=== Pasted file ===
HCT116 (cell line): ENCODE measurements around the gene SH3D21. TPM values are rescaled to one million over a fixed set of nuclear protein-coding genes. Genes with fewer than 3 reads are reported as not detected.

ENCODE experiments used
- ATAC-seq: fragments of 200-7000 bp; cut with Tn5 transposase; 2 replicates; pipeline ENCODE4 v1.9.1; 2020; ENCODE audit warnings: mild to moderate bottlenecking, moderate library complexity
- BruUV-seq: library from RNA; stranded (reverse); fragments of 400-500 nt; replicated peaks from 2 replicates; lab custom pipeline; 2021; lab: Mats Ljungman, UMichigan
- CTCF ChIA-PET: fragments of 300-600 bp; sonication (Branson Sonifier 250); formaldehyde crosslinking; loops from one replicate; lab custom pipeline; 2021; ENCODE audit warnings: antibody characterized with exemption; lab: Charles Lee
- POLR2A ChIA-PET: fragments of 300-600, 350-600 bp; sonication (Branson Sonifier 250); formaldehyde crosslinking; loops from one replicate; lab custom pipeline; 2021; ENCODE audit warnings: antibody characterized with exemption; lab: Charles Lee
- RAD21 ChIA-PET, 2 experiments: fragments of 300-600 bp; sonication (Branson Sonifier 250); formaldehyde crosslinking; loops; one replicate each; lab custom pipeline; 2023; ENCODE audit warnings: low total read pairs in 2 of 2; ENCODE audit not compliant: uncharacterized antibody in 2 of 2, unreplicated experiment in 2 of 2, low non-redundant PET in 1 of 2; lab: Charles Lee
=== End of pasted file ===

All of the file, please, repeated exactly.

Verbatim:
HCT116 (cell line): ENCODE measurements around the gene SH3D21. TPM values are rescaled to one million over a fixed set of nuclear protein-coding genes. Genes with fewer than 3 reads are reported as not detected.

ENCODE experiments used
- ATAC-seq: fragments of 200-7000 bp; cut with Tn5 transposase; 2 replicates; pipeline ENCODE4 v1.9.1; 2020; ENCODE audit warnings: mild to moderate bottlenecking, moderate library complexity
- BruUV-seq: library from RNA; stranded (reverse); fragments of 400-500 nt; replicated peaks from 2 replicates; lab custom pipeline; 2021; lab: Mats Ljungman, UMichigan
- CTCF ChIA-PET: fragments of 300-600 bp; sonication (Branson Sonifier 250); formaldehyde crosslinking; loops from one replicate; lab custom pipeline; 2021; ENCODE audit warnings: antibody characterized with exemption; lab: Charles Lee
- POLR2A ChIA-PET: fragments of 300-600, 350-600 bp; sonication (Branson Sonifier 250); formaldehyde crosslinking; loops from one replicate; lab custom pipeline; 2021; ENCODE audit warnings: antibody characterized with exemption; lab: Charles Lee
- RAD21 ChIA-PET, 2 experiments: fragments of 300-600 bp; sonication (Branson Sonifier 250); formaldehyde crosslinking; loops; one replicate each; lab custom pipeline; 2023; ENCODE audit warnings: low total read pairs in 2 of 2; ENCODE audit not compliant: uncharacterized antibody in 2 of 2, unreplicated experiment in 2 of 2, low non-redundant PET in 1 of 2; lab: Charles Lee